3. Fourier analysis
To find the frequencies of the pulsations that cause the line-profile variations we analysed the time series with the method as described by Gies & Kullavanijaya (1988). For each wavelength bin in the line profiles we did a Fourier analysis of the variable signal: we computed the Fourier components for frequencies between 0 and 50 cycles/day, with a frequency spacing of 0.01 cycles/day. Then we CLEANed the resulting Fourier spectrum of each wavelength bin, in order to remove the temporal window function (which is due to incomplete temporal sampling of the variational signal). We used CLEAN parameters and a gain of 0.2 (Roberts et al. 1987).
For the SiIII 4552 Å line the result is plotted in Fig. 4. Fig. 5 shows the one-dimensional periodogram that results from summing the variational amplitudes of the two-dimensional periodogram over the 4552 Å line profile. Variational power is mainly found at frequency 15.0 cycles/day, a smaller peak is found at 13.6 cycles/day. Some of the power has leaked to one-day aliases, which shows that the CLEAN algorithm was not able to fully correct for the window function.
For the two other lines in our spectra we also find most of the power at 15.0 cycles/day (see Fig. 5 and Table 1). A broad peak is found at 13.8 cycles/day; the broadness probably reflects a combination of a periodic signal with frequency 13.6 cycles/day and the one-day alias of the main frequency. Our dataset is not extensive enough to separate these frequencies: the HWHM of the main power peak in the window function is 0.09 cycles/day.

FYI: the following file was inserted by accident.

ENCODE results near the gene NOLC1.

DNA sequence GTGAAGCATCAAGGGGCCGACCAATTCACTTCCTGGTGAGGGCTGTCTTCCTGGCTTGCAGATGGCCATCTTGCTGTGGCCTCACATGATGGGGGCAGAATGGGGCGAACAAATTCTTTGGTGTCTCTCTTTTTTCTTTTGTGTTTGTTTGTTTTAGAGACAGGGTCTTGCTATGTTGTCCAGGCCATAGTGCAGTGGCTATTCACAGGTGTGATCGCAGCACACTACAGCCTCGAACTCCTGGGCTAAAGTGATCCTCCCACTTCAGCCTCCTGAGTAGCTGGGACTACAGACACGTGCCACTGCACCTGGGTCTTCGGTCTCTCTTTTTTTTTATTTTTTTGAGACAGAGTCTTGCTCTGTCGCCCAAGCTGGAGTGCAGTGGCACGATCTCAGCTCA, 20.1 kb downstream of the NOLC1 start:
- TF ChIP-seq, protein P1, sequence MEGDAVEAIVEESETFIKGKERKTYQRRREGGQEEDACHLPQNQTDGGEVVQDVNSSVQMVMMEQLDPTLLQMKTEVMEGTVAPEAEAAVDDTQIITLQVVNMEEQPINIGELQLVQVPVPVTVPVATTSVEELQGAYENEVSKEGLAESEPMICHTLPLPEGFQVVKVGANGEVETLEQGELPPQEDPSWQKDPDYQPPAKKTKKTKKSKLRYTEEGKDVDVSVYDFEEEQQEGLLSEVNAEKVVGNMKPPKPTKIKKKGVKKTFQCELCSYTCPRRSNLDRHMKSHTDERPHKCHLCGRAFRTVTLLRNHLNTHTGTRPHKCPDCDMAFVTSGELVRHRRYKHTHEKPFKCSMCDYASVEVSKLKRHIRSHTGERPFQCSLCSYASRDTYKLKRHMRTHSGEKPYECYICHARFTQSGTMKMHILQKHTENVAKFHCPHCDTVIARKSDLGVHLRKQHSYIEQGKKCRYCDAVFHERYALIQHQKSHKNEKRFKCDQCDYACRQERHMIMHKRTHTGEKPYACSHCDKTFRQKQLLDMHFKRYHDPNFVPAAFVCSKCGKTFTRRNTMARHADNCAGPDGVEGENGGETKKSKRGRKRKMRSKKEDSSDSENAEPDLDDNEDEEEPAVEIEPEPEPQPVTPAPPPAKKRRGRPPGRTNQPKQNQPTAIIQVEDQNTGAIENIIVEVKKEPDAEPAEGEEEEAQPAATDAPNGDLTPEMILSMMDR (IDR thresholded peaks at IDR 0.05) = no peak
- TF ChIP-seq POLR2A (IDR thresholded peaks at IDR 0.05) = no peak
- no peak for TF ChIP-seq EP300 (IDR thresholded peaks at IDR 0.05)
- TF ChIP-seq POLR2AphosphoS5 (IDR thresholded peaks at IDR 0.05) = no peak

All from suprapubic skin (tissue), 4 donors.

Table 1. Strongest power peaks in the summed periodograms (see Fig. 5). Frequencies are given in cycles/day
The shortest timespan between subsequent exposures of this dataset corresponds to a Nyquist frequency (as defined for equidistant data sets) of 25 cycles/day. Nevertheless, we find power at frequencies higher than that. Some power appears around the harmonic of the main frequency, which is expected for high amplitude line-profile variations (see Schrijvers et al. 1997, Telting & Schrijvers 1997a, 1997b). Note that this does not directly imply that the pulsation itself is non-sinusoidal (or non-linear), since the harmonic frequencies are expected to show up in the line-profile variations of linear (i.e. sinusoidal) pulsations as well. The power found at frequency 27.9 cycles/day (see Table 1) could be the first harmonic frequency of the main frequency, if the true apparent main frequency is 14.0 cycles/day (a one day alias of our previously determined main frequency). Also, if the 13.6 cycles/day frequency is real, the 27.9 cycles/day could be its harmonic. A more extensive data set is required to test these hypotheses.
We have also Fourier analysed the variations in equivalent width (EW) and centroid velocity, and find that both periodograms are noisy and do not have a maximum at frequency 15.0 cycles/day. We calculated these Fourier transforms (not CLEANed) for the 4552 Å and 4567 Å lines, on a frequency domain of 0-50 cycles/day and with a frequency step of 0.01 cycles/day. The highest peaks in the frequency interval [13-17] cycles/day of each of these periodograms correspond to a maximum amplitude of the EW and centroid variations of 0.8% and of 350 m/s respectively, which are the observed constraints of the contribution to the EW and centroid variations of the main pulsation mode.
We conclude that the observed line-profile variations in Sco are mainly due to one dominant pulsation mode with an apparent pulsation frequency of 15.0 cycles/day. Our dataset is not extensive enough to find other modes, nor to exclude the existence of other modes.
© European Southern Observatory (ESO) 1998
Online publication: September 30, 1998